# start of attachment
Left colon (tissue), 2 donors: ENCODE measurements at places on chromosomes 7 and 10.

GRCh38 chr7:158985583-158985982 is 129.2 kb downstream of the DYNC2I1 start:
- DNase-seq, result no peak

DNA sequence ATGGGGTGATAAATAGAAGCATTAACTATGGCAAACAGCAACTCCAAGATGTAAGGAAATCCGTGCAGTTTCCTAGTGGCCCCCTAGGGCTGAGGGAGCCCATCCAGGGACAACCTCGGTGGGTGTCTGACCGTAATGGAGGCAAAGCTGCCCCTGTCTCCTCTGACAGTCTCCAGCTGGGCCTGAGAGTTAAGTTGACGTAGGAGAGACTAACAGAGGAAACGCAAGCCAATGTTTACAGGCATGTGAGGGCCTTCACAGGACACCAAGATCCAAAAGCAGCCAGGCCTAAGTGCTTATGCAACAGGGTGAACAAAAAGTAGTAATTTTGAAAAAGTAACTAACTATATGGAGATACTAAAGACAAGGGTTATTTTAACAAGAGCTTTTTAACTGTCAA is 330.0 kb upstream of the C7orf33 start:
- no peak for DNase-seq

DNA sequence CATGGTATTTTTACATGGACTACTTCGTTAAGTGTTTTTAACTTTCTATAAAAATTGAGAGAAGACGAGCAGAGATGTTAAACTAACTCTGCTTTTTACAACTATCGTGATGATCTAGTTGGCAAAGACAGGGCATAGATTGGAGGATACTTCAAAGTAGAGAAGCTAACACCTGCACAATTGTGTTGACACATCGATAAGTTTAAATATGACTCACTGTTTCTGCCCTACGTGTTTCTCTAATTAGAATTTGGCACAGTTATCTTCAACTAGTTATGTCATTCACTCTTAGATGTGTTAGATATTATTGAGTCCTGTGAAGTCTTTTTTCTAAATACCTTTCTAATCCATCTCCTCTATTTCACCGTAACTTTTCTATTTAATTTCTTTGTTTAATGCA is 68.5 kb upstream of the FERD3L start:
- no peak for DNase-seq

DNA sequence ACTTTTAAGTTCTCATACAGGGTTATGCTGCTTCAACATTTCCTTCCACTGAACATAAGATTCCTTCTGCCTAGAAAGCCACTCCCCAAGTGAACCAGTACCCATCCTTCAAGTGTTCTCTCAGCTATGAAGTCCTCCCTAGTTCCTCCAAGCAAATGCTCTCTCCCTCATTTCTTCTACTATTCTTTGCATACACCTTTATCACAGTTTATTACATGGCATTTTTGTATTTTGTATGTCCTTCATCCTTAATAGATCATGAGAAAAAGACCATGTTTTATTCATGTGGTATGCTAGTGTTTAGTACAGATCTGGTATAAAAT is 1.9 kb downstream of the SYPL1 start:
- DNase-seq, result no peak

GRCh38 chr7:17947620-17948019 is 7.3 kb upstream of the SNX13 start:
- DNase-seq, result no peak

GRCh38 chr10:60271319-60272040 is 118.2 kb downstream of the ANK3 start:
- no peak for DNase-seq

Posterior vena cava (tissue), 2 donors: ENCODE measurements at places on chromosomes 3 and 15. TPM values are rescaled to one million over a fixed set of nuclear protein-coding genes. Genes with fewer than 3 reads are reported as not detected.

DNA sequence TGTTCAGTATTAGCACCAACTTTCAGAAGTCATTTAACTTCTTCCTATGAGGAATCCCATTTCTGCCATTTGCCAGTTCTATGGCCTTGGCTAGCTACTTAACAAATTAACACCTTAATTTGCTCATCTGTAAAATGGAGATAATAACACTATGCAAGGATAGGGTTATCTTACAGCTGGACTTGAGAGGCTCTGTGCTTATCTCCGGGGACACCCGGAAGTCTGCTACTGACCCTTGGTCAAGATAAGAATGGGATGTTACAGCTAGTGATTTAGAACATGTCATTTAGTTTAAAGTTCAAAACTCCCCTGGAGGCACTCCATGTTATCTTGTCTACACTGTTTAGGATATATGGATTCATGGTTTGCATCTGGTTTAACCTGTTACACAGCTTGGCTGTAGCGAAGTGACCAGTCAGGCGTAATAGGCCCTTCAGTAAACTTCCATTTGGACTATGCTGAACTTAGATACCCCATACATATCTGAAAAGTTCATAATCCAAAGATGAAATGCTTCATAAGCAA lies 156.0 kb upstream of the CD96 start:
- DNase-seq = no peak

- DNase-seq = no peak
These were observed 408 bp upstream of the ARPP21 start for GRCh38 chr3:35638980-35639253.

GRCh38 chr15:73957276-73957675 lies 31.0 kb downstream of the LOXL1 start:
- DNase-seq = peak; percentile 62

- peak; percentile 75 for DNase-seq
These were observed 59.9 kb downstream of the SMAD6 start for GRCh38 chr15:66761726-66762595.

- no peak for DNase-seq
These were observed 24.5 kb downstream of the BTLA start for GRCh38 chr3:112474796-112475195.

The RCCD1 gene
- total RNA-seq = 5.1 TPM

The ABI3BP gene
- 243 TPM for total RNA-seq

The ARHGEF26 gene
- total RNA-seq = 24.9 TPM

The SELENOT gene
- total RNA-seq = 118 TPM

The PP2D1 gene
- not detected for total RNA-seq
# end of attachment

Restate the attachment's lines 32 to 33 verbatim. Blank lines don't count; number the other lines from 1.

- total RNA-seq = 118 TPM

The PP2D1 gene